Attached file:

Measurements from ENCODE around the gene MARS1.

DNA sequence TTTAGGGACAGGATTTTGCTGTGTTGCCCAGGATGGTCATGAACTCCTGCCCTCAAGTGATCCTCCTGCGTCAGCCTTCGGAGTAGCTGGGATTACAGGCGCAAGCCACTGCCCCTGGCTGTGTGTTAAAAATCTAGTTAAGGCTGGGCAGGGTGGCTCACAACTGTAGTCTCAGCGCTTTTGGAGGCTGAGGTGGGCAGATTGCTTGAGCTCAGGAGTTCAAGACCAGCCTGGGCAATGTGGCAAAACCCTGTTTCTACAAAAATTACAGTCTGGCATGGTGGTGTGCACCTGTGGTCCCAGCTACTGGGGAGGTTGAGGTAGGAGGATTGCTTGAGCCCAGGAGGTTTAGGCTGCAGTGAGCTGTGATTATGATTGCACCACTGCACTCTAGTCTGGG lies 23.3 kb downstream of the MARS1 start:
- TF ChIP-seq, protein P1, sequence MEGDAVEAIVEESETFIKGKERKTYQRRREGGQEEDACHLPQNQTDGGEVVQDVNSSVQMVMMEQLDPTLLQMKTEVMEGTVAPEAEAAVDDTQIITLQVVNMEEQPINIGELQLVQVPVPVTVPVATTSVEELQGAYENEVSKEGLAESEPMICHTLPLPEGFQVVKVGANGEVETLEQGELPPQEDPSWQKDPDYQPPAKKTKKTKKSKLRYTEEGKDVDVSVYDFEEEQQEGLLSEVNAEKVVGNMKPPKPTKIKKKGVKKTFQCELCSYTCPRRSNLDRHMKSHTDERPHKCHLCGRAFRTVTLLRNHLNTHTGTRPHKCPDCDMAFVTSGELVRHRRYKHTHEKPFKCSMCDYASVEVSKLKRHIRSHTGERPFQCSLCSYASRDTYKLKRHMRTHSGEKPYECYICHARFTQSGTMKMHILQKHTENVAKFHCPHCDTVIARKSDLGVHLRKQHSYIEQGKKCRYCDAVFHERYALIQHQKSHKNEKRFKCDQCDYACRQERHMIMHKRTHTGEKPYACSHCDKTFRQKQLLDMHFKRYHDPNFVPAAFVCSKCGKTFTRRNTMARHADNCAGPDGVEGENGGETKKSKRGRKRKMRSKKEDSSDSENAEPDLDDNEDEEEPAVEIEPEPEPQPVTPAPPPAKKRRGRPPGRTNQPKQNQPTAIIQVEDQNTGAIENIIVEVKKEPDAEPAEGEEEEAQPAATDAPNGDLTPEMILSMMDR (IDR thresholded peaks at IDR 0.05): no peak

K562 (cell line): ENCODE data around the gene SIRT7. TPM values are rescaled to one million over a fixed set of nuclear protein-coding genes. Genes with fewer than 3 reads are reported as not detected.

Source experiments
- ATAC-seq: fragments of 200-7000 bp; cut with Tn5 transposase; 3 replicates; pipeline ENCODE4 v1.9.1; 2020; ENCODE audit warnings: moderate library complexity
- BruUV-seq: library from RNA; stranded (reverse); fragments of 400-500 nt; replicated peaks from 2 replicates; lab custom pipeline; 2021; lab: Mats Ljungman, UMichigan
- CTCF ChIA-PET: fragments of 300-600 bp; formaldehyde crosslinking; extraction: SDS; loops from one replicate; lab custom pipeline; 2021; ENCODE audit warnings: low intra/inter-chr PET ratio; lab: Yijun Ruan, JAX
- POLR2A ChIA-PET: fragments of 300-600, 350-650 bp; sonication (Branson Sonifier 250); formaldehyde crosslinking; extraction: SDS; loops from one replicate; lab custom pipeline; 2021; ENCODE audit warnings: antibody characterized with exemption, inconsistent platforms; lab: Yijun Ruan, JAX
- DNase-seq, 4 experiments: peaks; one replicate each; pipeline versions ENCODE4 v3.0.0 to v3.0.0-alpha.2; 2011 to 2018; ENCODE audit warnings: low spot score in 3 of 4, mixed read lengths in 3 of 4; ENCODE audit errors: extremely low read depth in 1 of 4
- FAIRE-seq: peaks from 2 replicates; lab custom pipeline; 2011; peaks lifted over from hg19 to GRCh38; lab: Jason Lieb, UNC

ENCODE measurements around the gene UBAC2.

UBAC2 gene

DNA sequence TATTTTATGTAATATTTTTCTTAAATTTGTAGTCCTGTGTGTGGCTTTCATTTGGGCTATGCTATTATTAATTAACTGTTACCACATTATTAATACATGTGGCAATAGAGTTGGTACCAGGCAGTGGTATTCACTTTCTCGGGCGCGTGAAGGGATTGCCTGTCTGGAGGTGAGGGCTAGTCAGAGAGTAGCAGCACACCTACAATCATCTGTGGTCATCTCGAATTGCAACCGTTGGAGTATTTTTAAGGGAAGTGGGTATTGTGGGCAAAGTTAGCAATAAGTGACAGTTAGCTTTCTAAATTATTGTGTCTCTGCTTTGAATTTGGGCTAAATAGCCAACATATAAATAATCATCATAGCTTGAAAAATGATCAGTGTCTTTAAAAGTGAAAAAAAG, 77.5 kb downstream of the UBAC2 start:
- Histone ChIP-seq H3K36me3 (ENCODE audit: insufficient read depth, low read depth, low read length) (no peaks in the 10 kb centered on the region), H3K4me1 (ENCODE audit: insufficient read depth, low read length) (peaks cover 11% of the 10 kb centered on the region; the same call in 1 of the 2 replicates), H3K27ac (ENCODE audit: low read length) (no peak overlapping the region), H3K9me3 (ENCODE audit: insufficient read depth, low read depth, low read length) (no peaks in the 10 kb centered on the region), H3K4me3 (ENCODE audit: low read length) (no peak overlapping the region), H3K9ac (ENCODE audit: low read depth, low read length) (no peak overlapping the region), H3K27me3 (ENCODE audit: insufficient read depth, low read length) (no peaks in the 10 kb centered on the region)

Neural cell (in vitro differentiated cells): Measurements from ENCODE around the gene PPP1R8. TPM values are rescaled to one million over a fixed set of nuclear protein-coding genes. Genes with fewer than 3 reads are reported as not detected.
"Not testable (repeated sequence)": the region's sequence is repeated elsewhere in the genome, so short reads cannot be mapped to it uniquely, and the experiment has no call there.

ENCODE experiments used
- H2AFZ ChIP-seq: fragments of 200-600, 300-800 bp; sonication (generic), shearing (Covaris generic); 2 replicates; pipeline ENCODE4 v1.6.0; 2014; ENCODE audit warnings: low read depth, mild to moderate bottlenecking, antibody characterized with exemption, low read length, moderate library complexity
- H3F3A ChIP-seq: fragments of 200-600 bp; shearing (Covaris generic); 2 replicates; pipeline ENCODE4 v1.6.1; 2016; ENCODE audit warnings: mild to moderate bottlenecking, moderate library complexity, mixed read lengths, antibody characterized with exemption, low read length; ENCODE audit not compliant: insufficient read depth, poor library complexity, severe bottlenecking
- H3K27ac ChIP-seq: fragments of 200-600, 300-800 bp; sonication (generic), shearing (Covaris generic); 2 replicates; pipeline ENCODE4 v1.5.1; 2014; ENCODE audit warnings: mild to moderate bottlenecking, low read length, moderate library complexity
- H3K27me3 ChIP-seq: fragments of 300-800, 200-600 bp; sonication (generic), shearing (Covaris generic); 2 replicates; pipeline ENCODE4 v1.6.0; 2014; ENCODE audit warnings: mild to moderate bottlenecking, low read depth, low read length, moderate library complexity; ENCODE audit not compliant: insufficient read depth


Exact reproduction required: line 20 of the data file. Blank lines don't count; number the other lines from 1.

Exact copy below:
- H3F3A ChIP-seq: fragments of 200-600 bp; shearing (Covaris generic); 2 replicates; pipeline ENCODE4 v1.6.1; 2016; ENCODE audit warnings: mild to moderate bottlenecking, moderate library complexity, mixed read lengths, antibody characterized with exemption, low read length; ENCODE audit not compliant: insufficient read depth, poor library complexity, severe bottlenecking